Supporting Communication Skills in Action

Supporting joint attention during a conversation:

Negative example

In this video, the person with a brain injury  – “Mr. Franks” – is distracted and has difficulty following the conversation. The provider is monotone and speaks without pausing. She also shows signs of impatience and does not check-in with the person to see if he is paying attention to what is being said.

Positive example

In this example, the provider uses a more positive, collaborative approach. She encourages Mr. Franks’ participation by leaning in and establishing eye contact. The task is broken down into smaller steps to make it easier for him to attend and process. She also uses the calendar as a visual and organization aid.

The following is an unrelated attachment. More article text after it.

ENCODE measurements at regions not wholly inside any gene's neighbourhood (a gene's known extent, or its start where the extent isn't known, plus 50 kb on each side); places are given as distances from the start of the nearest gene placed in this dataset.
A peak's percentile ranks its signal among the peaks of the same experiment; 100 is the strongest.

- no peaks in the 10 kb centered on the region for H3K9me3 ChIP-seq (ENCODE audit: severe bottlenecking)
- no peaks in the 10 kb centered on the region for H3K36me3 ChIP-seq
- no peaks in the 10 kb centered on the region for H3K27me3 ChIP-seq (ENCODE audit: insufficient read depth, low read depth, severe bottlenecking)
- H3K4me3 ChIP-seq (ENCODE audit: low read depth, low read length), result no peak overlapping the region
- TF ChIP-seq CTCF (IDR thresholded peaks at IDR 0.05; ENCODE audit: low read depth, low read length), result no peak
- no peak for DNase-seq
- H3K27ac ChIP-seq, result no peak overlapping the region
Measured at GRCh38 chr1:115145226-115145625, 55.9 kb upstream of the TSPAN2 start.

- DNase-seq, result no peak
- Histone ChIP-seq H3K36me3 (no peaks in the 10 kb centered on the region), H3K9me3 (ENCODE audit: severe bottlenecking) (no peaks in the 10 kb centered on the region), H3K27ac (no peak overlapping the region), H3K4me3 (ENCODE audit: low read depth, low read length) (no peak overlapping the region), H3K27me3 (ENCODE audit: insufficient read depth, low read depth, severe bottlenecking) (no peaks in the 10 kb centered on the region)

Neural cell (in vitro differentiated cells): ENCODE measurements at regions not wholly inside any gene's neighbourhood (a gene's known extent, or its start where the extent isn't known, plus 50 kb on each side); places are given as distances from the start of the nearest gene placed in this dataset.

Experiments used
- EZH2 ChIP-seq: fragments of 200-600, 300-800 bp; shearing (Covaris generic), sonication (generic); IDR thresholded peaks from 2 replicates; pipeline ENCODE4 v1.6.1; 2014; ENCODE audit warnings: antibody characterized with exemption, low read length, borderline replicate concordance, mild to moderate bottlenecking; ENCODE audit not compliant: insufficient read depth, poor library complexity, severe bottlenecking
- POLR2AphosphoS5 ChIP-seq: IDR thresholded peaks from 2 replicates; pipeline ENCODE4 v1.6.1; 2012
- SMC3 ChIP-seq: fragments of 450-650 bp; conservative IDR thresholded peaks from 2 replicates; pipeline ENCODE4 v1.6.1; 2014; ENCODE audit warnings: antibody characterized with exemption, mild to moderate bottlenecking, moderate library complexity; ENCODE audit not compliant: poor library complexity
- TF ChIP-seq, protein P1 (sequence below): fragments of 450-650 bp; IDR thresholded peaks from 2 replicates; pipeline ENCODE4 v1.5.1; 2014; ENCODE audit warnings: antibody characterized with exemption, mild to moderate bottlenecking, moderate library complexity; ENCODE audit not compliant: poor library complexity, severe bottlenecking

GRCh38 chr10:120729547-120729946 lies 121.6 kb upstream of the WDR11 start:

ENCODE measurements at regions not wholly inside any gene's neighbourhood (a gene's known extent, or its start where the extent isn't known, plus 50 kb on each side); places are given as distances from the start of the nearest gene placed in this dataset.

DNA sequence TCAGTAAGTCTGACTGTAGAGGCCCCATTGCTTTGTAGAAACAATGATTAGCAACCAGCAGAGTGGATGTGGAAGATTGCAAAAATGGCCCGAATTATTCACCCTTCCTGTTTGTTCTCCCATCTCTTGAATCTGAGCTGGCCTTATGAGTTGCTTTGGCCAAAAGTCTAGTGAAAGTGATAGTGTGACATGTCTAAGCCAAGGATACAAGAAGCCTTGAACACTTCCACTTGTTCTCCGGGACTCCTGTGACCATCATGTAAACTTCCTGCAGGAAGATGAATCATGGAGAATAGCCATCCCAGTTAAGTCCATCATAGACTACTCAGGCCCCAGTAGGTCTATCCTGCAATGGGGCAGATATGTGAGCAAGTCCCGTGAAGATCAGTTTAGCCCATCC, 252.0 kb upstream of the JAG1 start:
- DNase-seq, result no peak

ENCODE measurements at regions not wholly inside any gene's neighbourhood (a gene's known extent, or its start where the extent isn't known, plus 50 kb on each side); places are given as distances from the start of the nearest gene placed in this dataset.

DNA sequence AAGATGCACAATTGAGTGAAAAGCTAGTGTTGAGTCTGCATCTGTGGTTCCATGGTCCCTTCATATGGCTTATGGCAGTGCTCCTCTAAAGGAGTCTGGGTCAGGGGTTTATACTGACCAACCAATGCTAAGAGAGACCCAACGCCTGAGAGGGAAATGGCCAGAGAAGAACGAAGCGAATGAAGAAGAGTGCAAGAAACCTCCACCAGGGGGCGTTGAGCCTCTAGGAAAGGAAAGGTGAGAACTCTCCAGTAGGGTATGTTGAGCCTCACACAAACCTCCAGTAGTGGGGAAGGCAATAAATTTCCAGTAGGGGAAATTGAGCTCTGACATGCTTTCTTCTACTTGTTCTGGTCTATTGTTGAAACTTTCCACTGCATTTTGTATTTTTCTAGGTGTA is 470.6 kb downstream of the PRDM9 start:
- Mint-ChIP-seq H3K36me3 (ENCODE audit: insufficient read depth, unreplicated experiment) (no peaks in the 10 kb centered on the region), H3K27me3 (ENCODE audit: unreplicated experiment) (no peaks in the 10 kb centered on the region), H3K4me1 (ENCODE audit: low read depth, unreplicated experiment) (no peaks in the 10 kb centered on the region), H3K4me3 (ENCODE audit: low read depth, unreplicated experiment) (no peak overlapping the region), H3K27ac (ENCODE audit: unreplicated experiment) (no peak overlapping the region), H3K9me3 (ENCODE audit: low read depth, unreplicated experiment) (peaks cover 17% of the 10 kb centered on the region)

Supporting self-awareness in a conversation:

In this example, the person with the brain injury – “Alan” – has difficulty with self-awareness. He dominates the conversation and does not pick up on subtle cues when his provider tries to enter the conversation

In this example, the provider asks early on in the conversation about using a clear cue to help Alan increase his awareness about dominating the conversation and to prompt a pause to allow for turn taking.


Accommodating the Symptoms of Traumatic Brain Injury created by the Ohio Valley Center for Brain Injury Prevention and Rehabilitation at Ohio State University (all rights reserved).